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Assessing the movement of water through soil

Estimating the rate of subsurface drainage

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One way to approximate the rate of subsurface drainage is to bore a hole that's 1 inch to 3 inches in diameter and 4 to 5 feet deep. Such a hole can be made with a hand-operated soil auger. Lining the hole with a length of Schedule 40 PVC pipe may be a good idea, if you wish to test only the soil at the bottom of the hole. For loose-textured soils, such a liner will also help to prevent the walls of the hole from collapsing.

Fill the hole with water and return several hours later to monitor the level of water in the hole. If possible, visit the site at regular intervals over several weeks or months, each time recording with a steel measuring tape the level of water in the hole. Keep a log of rainfall and other weather-related data.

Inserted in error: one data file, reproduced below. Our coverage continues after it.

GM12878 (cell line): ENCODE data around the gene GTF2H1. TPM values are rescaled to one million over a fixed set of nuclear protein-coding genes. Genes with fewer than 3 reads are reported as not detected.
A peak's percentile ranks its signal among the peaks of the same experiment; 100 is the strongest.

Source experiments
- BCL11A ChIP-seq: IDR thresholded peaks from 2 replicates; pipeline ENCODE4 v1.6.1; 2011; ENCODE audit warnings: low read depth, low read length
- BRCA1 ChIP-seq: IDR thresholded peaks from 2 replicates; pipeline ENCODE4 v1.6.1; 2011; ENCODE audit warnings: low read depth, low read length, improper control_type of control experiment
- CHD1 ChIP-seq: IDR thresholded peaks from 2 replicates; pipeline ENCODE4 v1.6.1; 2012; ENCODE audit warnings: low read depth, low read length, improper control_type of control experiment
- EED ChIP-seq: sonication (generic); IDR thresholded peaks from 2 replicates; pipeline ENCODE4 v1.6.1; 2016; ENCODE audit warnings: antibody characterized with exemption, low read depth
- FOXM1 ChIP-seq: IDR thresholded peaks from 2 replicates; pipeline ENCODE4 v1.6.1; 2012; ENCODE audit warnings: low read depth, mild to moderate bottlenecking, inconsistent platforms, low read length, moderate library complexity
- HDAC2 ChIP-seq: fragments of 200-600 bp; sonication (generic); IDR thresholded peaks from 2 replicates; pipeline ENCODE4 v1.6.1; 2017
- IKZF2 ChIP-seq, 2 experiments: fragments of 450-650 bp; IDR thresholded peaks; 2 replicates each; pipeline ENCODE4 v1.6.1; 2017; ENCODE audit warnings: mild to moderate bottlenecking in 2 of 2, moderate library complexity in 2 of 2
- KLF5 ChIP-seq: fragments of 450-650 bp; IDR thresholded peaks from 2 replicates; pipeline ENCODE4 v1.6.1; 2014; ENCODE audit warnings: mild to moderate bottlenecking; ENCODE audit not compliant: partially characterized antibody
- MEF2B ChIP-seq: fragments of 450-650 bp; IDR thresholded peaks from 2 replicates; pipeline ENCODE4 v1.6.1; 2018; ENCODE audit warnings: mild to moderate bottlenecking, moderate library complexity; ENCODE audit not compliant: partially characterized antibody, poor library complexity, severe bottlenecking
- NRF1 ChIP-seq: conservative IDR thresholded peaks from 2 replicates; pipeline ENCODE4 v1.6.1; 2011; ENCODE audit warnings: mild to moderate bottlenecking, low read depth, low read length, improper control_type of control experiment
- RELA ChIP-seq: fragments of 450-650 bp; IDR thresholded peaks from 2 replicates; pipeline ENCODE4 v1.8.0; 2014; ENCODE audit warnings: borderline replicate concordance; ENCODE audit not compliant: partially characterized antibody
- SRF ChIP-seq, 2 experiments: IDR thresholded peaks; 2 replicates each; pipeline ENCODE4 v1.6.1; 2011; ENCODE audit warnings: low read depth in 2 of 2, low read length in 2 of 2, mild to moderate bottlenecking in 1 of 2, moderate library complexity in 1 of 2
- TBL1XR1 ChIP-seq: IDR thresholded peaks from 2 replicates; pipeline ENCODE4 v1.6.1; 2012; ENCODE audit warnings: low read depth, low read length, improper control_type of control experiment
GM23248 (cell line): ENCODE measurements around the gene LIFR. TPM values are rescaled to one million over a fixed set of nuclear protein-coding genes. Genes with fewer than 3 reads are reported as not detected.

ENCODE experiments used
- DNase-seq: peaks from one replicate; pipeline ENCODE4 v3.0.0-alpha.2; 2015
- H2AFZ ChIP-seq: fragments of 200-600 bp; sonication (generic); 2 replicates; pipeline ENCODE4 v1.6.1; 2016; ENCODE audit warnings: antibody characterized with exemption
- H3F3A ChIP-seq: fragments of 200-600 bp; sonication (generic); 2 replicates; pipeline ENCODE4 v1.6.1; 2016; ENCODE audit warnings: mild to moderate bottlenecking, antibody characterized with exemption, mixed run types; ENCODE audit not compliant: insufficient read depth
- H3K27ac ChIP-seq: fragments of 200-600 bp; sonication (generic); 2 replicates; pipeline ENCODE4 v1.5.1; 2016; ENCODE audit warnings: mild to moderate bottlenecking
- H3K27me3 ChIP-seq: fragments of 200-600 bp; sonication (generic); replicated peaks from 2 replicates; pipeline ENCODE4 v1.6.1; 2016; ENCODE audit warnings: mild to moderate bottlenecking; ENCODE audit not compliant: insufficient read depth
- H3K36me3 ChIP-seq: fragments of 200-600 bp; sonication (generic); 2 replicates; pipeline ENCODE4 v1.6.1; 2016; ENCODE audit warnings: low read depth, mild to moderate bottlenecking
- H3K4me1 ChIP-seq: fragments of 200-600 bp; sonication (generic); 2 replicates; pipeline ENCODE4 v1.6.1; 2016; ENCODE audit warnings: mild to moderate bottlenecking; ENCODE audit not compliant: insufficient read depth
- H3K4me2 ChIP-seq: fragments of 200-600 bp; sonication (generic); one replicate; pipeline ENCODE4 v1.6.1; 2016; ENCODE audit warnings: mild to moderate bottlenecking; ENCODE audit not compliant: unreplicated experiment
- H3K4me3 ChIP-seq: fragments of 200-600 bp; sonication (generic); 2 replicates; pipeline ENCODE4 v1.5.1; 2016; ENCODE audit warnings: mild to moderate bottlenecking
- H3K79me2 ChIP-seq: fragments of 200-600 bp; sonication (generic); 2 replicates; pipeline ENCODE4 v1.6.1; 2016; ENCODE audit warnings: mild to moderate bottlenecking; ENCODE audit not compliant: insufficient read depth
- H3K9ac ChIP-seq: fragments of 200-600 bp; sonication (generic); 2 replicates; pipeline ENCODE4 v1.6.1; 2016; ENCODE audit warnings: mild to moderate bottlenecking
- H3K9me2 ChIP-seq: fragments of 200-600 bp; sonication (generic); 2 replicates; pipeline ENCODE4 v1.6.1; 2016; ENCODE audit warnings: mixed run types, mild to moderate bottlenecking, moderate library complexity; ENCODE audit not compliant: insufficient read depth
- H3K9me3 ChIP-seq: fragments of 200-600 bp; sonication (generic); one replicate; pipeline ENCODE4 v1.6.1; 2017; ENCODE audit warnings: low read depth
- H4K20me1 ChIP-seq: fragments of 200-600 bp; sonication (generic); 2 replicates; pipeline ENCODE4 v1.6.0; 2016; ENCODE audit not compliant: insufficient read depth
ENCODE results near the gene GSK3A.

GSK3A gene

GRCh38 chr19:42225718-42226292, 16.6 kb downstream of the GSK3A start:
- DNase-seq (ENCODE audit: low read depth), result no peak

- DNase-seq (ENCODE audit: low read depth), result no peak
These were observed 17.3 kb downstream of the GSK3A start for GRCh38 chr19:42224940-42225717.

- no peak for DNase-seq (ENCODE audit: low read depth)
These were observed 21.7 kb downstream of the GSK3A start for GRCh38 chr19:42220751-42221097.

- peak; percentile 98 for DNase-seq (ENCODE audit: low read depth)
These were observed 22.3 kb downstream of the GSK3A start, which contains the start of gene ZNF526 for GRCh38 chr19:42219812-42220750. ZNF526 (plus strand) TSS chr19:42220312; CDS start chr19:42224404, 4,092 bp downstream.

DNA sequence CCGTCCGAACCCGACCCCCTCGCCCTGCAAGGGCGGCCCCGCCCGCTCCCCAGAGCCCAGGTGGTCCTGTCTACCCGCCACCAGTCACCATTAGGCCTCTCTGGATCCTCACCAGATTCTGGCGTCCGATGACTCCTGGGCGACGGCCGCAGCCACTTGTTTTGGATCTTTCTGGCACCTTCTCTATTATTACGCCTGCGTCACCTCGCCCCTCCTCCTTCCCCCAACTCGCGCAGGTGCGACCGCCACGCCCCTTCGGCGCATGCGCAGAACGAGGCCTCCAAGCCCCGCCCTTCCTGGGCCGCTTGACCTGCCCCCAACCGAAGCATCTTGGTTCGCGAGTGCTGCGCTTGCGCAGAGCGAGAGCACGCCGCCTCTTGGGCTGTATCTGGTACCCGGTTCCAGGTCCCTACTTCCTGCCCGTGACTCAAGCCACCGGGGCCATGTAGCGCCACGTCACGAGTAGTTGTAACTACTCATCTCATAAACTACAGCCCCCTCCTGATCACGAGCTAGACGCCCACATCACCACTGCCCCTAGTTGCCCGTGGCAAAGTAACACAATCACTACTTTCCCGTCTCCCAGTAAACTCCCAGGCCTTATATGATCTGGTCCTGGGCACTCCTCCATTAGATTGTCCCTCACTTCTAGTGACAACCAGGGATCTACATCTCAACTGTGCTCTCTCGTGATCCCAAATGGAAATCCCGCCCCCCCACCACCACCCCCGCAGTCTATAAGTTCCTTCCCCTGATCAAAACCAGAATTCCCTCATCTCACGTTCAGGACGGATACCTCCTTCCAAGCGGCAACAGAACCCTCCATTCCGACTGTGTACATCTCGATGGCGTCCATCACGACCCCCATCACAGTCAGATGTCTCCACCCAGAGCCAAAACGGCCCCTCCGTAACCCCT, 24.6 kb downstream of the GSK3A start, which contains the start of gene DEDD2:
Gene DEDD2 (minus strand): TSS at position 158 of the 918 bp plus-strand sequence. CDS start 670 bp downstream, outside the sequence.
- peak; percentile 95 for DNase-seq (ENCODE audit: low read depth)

Note whether water accumulates in the hole after irrigation or heavy rainfall. If water stands in the hole more than 5 to 6 days after irrigation or heavy rainfall, then there may be a problem with drainage.

If possible, bore another hole near the first one, but 3 to 4 feet deeper. Observe whether water remains in the deeper hole after irrigation or rain. If it does, that indicates the presence of a lower layer of relatively impermeable soil.

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